Compare this with Ezekiel 28:13: ‘You were in Eden, the garden of God; every precious stone was your covering, the sardius, the topaz, and the diamond, the beryl, the onyx, and the jasper, the sapphire, the emerald, and the carbuncle, and gold’. The way these two passages echo each other is unmistakable. The high priest’s breastplate is studded with the precious stones of Eden, mounted in Edenic gold.

This rich profusion of Edenic garden imagery in the temple suggests that the temple is a symbolic representation of the original garden sanctuary, and therefore that the Garden of Eden was itself a temple, albeit an organic temple rather than a stone one.

High Priest, with breastplate

Priest

What evidence is there that Adam was the priest of this first Edenic temple? I’ve already noted how the priestly costumes of tabernacle and temple are pregnant with garden imagery. This, in itself, suggests that Adam’s role was priestly.

A more direct indication is found in what Genesis says about Adam’s divinely appointed function in the garden: ‘Then the Lord God took the man and put him in the Garden of Eden to tend and keep it’ (Genesis 2:15). The two words here — ‘tend’ and ‘keep’ in the NKJV — are both sacred and liturgical words, used extensively in the rest of the Old Testament to describe specifically religious and priestly activity.

‘Tend’ is the Hebrew abad, which means to ‘serve’ in a liturgical sense; to serve God, to minister to God, to worship. The meaning is particularly clear in Numbers 18:7, where abad is used to describe priestly service at the altar: the priests are to ‘tend’ or serve the altar.

It takes little imagination to see the connection. The priests were to tend or serve the altar: Adam was to tend or serve the garden. In both cases it’s sacred service, carrying out a divinely appointed liturgical function, in relation to an object consecrated by God for use in his worship — the altar or the garden.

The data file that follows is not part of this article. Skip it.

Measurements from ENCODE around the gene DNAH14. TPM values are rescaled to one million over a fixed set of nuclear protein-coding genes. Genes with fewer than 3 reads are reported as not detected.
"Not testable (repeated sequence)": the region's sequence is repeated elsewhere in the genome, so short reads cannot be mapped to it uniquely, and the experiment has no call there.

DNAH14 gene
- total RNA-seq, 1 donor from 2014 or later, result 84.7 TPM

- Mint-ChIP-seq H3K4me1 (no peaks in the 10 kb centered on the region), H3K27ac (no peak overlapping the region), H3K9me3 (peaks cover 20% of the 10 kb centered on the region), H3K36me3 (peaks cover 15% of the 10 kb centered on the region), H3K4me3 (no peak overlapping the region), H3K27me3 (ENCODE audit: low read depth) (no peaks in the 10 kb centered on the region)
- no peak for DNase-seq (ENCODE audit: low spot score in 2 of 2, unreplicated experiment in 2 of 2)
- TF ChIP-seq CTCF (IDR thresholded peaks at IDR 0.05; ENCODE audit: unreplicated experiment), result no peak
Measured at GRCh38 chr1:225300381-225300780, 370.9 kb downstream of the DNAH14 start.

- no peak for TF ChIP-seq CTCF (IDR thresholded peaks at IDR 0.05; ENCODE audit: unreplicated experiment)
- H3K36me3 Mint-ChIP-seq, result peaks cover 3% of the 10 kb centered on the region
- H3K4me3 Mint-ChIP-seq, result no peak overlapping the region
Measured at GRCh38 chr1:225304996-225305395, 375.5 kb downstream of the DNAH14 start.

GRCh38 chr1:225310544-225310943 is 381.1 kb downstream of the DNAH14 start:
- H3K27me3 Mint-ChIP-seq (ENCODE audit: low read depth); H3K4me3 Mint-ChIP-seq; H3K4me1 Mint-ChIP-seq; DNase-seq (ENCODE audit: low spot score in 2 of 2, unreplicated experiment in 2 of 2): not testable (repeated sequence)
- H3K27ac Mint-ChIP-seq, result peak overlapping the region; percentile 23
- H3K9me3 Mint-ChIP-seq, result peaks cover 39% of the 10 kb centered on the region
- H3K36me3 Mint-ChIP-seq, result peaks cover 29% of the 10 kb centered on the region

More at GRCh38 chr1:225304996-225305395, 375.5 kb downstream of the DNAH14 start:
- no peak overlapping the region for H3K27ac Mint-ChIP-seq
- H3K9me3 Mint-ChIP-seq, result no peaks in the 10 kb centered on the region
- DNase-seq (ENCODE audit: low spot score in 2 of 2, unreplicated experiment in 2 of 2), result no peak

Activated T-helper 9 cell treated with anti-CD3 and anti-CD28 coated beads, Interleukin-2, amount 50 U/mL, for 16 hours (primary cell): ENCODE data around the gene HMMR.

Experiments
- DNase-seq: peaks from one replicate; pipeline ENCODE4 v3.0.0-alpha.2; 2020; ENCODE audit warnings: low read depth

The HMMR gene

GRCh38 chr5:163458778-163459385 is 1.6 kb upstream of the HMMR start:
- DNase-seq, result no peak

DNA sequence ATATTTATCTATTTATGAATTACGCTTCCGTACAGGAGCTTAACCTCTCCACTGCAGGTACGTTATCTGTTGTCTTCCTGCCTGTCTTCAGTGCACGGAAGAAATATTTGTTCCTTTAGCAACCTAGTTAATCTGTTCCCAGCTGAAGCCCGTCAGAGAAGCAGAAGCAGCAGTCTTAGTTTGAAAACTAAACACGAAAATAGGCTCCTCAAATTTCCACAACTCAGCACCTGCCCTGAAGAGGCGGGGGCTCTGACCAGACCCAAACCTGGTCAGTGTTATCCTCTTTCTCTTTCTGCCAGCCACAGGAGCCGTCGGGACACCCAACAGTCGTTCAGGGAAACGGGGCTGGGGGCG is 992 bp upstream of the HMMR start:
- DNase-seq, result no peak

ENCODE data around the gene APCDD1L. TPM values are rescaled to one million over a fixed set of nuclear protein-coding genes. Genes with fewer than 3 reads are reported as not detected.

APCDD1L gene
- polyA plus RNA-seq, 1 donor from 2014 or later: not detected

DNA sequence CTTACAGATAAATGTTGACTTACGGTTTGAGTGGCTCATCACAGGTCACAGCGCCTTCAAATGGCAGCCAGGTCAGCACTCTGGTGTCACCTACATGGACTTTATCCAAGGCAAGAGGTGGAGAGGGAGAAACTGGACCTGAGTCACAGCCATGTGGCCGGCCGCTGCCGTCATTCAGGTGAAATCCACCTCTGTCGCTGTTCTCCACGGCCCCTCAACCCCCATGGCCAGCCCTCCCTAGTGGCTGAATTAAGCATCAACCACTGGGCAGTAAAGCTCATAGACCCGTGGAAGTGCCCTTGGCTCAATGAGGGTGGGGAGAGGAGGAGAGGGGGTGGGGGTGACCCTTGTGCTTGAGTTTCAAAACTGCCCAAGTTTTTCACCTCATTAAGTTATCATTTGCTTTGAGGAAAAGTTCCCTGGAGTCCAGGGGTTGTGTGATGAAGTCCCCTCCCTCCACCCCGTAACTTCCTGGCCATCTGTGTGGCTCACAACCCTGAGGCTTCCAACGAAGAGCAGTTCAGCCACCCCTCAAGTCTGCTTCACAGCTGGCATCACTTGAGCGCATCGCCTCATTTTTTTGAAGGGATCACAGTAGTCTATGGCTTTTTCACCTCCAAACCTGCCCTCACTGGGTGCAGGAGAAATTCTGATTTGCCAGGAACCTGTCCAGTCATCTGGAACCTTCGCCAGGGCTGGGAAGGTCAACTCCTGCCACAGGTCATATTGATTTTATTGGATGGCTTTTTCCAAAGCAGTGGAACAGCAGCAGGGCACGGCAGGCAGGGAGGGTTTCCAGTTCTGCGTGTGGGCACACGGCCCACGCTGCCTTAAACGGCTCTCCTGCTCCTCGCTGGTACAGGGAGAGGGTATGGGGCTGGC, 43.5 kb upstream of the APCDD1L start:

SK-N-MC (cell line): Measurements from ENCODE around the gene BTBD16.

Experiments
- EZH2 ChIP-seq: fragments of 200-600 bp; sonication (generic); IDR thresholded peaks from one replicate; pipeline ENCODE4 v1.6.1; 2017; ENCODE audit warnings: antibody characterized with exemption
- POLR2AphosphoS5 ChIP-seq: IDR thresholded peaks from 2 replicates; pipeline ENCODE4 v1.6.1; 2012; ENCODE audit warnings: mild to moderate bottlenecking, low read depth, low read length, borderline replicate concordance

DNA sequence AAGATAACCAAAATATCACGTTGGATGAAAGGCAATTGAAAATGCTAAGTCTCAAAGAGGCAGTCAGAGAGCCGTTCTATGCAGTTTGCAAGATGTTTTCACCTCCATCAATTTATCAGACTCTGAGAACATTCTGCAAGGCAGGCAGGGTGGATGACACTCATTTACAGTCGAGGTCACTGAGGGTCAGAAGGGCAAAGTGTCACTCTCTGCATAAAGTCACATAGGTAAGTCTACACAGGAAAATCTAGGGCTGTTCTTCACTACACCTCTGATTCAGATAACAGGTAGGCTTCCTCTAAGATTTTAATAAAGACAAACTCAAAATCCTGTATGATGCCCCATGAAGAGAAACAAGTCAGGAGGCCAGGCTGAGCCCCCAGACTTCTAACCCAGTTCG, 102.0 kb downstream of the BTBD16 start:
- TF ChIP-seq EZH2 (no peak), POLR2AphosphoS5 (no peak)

The other word in Genesis 2:15 is ‘keep’; in Hebrew, shamar. This too is used in an overwhelmingly religious sense in the Old Testament: to keep the sabbath, to keep the covenant, to keep God’s precepts.

Again, if we go to Numbers 18, this time verses 3-6, we see shamar used to describe priestly service. The priests are to ‘keep’ the duties of the sanctuary; to attend to sanctuary service. Likewise, Adam, the first priest, was to ‘keep’ the garden, the first temple; to attend to sanctuary service in the Edenic tabernacle.

As the priests were to devote themselves to the upkeep of the Mosaic tabernacle and Solomonic temple, so Adam was to devote himself to the upkeep of the garden. In each case, the rationale is the same: the place God has chosen as his sanctuary must be attended, kept clean, beautiful and well-ordered, a fit place for the manifestation of his grace and glory.

The priests must tend and keep the temple; Adam must tend and keep the garden. The temple is the garden fashioned in stone; the garden is the temple fashioned in earth, water, and herb.

Mediator

At this point I suppose someone might object, ‘Wait a minute. Surely priesthood has something mediatorial about it. If Adam was a priest, for whom was he mediating?’

The answer surely is that Adam is the priestly mediator of creation — at least, of the earthly creation. In Adam, dumb nature finds a voice with which to praise its Creator.

The fate of the earthly creation is bound up with the life of Adam. As long as Adam stands, the world stands; when Adam falls, the world falls. It’s therefore not incredible or fantastic to see Adam as the priestly mediator between God and his earthly creation.

To be concluded

Dr Nick Needham lectures in church history at Highland Theological College, Dingwall, and is minister of Inverness Reformed Baptist Church.